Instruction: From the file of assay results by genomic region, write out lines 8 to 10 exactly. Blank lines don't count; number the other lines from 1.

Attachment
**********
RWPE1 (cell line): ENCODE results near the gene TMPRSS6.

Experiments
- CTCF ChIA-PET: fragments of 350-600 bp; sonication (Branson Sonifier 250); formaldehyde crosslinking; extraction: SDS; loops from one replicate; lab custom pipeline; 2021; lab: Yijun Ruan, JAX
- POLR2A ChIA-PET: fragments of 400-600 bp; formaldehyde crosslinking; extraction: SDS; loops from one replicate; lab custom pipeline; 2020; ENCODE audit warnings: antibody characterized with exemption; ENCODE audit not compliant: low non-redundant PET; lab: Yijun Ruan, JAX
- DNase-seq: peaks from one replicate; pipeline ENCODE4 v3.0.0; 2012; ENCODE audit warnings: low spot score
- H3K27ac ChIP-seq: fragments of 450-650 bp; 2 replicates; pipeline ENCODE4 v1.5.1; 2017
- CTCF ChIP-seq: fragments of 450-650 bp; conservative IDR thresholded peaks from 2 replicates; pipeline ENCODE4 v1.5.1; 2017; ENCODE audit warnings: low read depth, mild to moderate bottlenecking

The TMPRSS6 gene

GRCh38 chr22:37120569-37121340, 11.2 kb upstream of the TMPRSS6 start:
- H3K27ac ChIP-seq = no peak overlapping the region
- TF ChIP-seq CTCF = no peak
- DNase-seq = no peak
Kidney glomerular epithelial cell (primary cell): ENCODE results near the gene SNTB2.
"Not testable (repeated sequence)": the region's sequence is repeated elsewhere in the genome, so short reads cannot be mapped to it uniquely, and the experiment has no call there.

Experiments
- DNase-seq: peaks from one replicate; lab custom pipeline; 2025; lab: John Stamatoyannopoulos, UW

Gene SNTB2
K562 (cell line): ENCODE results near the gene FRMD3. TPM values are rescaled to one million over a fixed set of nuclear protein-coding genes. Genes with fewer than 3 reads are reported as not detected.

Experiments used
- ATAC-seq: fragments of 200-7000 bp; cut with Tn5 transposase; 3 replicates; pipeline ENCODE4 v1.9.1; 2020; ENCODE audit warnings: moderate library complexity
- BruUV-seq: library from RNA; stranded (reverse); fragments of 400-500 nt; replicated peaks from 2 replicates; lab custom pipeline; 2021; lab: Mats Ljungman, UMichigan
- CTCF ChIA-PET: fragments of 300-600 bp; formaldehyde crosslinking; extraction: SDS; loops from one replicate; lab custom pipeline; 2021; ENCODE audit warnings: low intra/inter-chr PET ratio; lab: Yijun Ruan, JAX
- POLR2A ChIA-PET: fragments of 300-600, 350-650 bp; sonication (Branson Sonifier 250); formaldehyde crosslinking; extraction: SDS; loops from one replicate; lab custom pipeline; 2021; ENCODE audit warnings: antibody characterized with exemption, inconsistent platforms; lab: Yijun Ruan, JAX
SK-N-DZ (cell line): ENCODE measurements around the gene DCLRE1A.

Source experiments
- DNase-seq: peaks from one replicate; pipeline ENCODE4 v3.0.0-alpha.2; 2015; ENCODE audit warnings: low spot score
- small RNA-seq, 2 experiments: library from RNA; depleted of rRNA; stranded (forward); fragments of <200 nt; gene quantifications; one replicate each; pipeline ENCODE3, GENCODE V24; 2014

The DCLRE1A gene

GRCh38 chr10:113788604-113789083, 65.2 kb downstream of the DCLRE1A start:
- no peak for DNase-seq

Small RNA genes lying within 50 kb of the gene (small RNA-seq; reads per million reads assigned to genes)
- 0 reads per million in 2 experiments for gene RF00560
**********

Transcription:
The TMPRSS6 gene

GRCh38 chr22:37120569-37121340, 11.2 kb upstream of the TMPRSS6 start:
- H3K27ac ChIP-seq = no peak overlapping the region